Bowling finally in Olympics?
THE GAME OF MY LIFE - Bill Velasco (The Philippine Star) - July 26, 2015 - 10:00am

Will bowling finally be a medal sport in the 2020 Tokyo Olympics?

This was the question this writer asked the sport’s legends at the third and final day of the national finals for the 2015 Bowling World Cup, held at the SM North EDSA bowling center Thursday. Biboy Rivera displayed superhuman consistency and Liza Del Rosario unfettered tenacity in coming from up the ranks to book a return trip to Las Vegas this November.

Traditionally, a lot of international lobbying and persuading has to go on for a new sport to be included in the Olympic Games. Even sports that were assumed to be permanent fixtures found to their dismay that it wasn’t the case. Baseball and karate, for example are making a comeback, and are so far on track for Tokyo. Other sports have not been so lucky. Generally speaking, a new sport has to go the route of being a demonstration sport and exhibition sport before finally counting in the medal standings. In 1988, Arianne Cerdeña won the gold medal in Seoul, but of course, it was not included in the medal tally. Since then, nothing has been heard from bowling. 

One problem, perhaps, is that the sport is not that strong in Europe, save for Scandinavian countries. That may be one reason why the sport’s governing body has moved to Switzerland, to be closer to the powers that be. If you recall, this writer once mentioned that a reason noted for Chicago’s losing its Olympic bid a few years ago was that the Secret Service agents who clamped down on the hotel where Pres. Barack Obama stayed to pilot the Olympic bid, annoyed International Olympic Committee members who were also staying there with their overzealousness. Building a close relationship with IOC voters will inevitably win you the day.

“They don’t like the fact that we have to oil the lanes,” reveals multiple Guinness World Record holder Paeng Nepomuceno. “They want the playing conditions to be the same all the time, like the floor in basketball. Even the balls are made of different materials. There are wood and synthetic lanes. Then again, look at golf. With all the different clubs being used, that’s why it took them a long time to be included.”

In 2009, golf and rugby sevens were assigned to be included in the 2016 and 2020 programs of the Olympic Games. Again, this was very painful for Filipino bowlers, who have proven to be among the best in the world in their sport. In a shocking development, IOC voters removed wrestling, one of the oldest sports in Olympic history, from the 2020 program. They also decided that they would fill the vacancy with two sports from a shortlist of seven. The loud opposition from national Olympic committees to the removal of wrestling persuaded the IOC to add it to the list of seven. However, bowling, karate, roller sports, sport climbing, wushu and surfing were pared down from consideration, leaving wrestling, baseball/softball and squash in contention. Wrestling regained its spot in the Games.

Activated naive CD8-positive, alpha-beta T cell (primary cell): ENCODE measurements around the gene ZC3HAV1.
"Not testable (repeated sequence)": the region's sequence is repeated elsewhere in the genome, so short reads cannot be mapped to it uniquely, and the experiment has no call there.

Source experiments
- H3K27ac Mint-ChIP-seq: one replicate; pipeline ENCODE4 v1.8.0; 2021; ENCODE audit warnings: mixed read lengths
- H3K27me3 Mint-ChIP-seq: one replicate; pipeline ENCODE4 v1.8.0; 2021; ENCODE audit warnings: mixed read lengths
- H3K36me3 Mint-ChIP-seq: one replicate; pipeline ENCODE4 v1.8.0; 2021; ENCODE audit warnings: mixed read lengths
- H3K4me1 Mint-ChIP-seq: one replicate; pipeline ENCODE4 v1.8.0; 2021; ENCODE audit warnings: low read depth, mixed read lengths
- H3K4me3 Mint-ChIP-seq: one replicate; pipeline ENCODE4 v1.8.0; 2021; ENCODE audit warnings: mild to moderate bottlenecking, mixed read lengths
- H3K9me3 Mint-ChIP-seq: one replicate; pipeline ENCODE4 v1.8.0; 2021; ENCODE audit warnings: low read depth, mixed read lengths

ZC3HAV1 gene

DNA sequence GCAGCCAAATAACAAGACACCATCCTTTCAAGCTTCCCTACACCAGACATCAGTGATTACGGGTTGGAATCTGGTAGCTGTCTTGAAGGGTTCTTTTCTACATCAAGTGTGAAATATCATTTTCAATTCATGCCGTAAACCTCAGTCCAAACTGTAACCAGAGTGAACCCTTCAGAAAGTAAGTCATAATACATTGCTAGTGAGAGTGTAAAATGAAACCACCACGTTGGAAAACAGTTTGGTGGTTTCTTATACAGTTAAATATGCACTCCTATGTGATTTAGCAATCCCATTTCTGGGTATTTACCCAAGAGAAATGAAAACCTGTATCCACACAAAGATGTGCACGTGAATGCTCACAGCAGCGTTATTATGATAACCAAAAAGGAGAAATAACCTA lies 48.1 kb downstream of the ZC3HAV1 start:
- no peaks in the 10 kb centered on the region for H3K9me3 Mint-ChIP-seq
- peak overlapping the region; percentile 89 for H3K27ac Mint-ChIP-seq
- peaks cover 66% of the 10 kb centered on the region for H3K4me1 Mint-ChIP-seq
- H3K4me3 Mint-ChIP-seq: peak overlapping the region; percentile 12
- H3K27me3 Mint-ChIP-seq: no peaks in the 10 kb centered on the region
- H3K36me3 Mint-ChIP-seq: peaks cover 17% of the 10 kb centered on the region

“Bowling still has a very strong chance for inclusion,” explained bowling luminary Bong Coo. “It is very popular in Japan, and although baseball is also very strong there, Asians are making their presence felt worldwide in the sport. Japan is lobbying very strongly for bowling.”

Based on the Olympic Agenda for 2020 announced last June, a host country can now lobby to include sports that are popular in its territory. Also, a new sport can be added as an additional event of an existing sport. For example, 3-on-3 basketball is a new subset of full-court basketball, and so on, based on this shift towards “event-based” instead of sports-based programs, Japan can now push hard for bowling, as well. Of course, this does not guarantee permanent inclusion in succeeding Olympics, it’s a first step. 

Unfortunately, most of the bowlers this writer spoke with pointed to politics and lack of any clear development plan at the highest level of the sport in the country, the leadership status of the Philippine Bowling Congress is mired in controversy over who should be recognized. Tournaments for national players do not happen as often as they used to. There is no grassroots development program to speak of. Coo herself once ran an inter-collegiate bowling tournament, which has since evaporated. Handicap tournaments which allow newcomers to defeat even the best bowlers in the game have diluted its appeal to the talented. 

“Imagine, the highest score in a game is 300,” Coo continues. “If someone with a handicap of 40 bowls a 270, with his handicap his final score would be a 310. How can I beat that? It doesn’t make sense.”

So it appears that the battle for bowling is on two fronts: without, and within.

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